On Talking About Writing

If you met most of my writer friends, you would be struck by how much they love writing, and how much they love to talk about what they’re working on.  They’ll fill you in on the background to their world, tell you about their characters, and update you on the plot of their latest novel.

But me?  Not so much.

I love writing (obviously), but I don’t really talk about my books.  If asked, I give answers that are as vague as possible and then try to change the subjects.  It’s not that I don’t love my works (I do).  It has much more to do with the way I write.

I’m not a plotter, by any stretch of the imagination.  I like to have an idea of the world that I’m in, a better grasp on who the important characters are in the beginning, and an opening scene.  However, I have no idea where the story is going, except for forward (at least usually) because I discover it as I go along.  It’s like unearthing a fossil – I dig it up bone by bone (scene by scene) without realizing what it’s a fossil of.

I don’t know if that’s the cause or the effect, but I believe that I can only tell each story once.  I can clean up that telling, and reshape it, and I can summarize it once it is finished, but when I am writing, I move from scene to scene with little idea of what happens later on.  I am in the moment at the tail end of however much story that I have written, and if I move my mind’s eye away from that I can lose my direction.  The story can start to feel stale, or even wrong, after I’ve explained what happened three chapters ago, because that’s not where my mind is.  I lose the internal arcs and feel for character development, because I suddenly have disparate parts of the story in my mind’s eye at once.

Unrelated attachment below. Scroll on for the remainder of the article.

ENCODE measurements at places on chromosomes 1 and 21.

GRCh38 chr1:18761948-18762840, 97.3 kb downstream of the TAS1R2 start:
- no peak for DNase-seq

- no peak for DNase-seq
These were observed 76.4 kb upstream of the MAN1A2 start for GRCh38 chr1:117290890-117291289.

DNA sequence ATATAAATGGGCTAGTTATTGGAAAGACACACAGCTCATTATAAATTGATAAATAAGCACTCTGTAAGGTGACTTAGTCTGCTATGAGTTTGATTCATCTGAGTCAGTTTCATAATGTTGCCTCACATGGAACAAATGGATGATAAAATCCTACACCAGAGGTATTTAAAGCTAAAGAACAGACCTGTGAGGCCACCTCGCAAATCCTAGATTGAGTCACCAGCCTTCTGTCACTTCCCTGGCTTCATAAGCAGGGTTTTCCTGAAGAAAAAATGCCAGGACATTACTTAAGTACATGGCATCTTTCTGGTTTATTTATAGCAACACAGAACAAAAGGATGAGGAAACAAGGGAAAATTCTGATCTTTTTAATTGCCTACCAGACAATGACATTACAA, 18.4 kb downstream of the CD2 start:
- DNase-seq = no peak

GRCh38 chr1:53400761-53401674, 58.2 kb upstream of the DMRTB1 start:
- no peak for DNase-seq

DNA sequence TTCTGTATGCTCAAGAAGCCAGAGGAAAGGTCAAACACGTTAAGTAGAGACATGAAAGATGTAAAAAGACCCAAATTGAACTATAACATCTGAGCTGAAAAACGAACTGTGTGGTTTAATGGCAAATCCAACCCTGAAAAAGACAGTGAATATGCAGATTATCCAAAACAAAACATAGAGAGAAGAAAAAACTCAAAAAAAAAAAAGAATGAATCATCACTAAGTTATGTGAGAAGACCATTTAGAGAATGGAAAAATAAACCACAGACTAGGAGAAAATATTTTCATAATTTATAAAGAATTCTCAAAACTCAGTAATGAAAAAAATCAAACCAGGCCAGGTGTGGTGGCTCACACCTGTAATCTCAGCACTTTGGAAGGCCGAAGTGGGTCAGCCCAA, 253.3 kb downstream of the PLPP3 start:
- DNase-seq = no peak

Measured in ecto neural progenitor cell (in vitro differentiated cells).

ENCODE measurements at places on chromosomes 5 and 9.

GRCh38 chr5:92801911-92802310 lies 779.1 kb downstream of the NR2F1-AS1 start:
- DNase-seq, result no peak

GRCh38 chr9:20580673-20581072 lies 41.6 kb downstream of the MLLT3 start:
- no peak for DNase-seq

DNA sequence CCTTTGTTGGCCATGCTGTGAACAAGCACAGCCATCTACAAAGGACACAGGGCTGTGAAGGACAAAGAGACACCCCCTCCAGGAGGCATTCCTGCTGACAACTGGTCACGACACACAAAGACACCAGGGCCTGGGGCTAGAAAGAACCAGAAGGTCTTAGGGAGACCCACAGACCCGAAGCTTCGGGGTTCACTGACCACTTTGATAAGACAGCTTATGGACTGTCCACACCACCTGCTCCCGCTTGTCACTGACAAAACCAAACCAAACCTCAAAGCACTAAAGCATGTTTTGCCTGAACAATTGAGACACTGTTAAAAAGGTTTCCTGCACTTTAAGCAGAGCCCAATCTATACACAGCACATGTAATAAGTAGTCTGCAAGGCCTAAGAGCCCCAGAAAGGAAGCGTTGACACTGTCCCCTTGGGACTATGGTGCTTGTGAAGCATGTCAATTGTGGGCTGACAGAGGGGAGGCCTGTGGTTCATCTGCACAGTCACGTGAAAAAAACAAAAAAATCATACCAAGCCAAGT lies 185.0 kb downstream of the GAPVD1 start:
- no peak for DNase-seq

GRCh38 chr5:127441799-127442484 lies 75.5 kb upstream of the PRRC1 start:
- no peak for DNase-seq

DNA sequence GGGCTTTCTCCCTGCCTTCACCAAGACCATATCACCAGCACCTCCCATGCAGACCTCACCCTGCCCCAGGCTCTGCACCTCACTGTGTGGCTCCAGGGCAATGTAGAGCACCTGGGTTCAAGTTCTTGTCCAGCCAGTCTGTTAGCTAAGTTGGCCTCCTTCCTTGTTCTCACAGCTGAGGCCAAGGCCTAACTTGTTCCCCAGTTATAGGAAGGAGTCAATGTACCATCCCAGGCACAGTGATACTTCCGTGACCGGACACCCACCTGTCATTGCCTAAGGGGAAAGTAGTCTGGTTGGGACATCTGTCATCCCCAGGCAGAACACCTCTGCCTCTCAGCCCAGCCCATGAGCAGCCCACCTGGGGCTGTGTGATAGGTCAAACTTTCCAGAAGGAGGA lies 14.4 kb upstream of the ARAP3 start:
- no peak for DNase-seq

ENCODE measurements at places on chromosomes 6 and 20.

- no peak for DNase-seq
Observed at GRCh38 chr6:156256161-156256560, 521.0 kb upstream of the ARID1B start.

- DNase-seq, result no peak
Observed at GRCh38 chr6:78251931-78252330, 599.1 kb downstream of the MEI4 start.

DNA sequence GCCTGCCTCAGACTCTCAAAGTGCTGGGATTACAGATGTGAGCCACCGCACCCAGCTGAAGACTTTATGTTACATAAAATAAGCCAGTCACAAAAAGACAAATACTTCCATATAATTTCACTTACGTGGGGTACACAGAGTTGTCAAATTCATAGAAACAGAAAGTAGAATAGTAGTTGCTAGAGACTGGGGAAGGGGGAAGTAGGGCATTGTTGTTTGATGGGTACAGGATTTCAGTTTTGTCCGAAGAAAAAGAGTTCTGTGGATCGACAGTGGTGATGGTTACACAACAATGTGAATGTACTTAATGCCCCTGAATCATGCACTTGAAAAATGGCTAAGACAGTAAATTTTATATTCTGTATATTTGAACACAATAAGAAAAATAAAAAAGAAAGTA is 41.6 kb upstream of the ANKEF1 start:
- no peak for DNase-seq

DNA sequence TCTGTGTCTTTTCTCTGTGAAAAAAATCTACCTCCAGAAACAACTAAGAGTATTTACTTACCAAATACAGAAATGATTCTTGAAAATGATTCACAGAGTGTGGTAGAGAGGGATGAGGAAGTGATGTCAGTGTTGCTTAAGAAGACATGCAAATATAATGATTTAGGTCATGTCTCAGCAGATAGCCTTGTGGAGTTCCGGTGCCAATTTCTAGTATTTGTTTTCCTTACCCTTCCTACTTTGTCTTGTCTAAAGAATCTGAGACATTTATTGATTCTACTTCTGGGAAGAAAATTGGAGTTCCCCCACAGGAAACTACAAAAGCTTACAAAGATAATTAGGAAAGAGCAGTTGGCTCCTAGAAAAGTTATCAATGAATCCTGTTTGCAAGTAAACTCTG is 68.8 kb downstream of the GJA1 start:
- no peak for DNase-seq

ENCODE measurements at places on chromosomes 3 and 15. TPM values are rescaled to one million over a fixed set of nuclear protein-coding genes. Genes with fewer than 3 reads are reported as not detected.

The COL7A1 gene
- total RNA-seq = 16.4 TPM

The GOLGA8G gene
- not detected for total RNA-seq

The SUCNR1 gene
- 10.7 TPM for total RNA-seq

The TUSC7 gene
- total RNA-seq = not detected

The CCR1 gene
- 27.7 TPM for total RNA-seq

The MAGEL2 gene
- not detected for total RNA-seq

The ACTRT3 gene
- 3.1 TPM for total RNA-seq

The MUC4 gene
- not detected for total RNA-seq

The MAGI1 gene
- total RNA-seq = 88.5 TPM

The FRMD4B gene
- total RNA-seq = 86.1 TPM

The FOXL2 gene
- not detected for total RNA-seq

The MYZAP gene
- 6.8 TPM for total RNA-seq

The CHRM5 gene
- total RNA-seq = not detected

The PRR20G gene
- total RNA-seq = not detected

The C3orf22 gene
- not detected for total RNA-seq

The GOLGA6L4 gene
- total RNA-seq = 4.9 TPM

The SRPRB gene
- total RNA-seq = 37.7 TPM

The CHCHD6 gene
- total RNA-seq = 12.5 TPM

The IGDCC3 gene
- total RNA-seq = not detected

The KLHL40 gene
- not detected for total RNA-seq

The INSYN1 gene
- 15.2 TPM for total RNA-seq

Strange, I know.

I also have trouble describing things because they tend to shift on me.  The story that I sit down and start writing is not the same one that I finish, and sometimes by a lot.  I discover other worlds, the actual villain, or even switch genres when I realize the shape that the story is taking.

After all, the book is the boss.

I’ll be curious to see if this pattern holds in editing.  I’m going to go out on a limb and say that it likely will not.  When writing, I’m moving along with the story; I’m fully in it, watching it unfold as much as I’m helping it along.  On editing, I’m trying to be outside of it, and will be working far more intentionally.  I guess the difference is that I am trying to reshape something that is already fully formed (even if not correctly) rather than to try to reshape something that I am still shaping.

So, if you ever ask me what I’m writing about, and it’s a first draft, don’t be offended or feel that I’m not that into my story when I don’t give you details (even sketchy ones) of what is going on.  I have my reasons.

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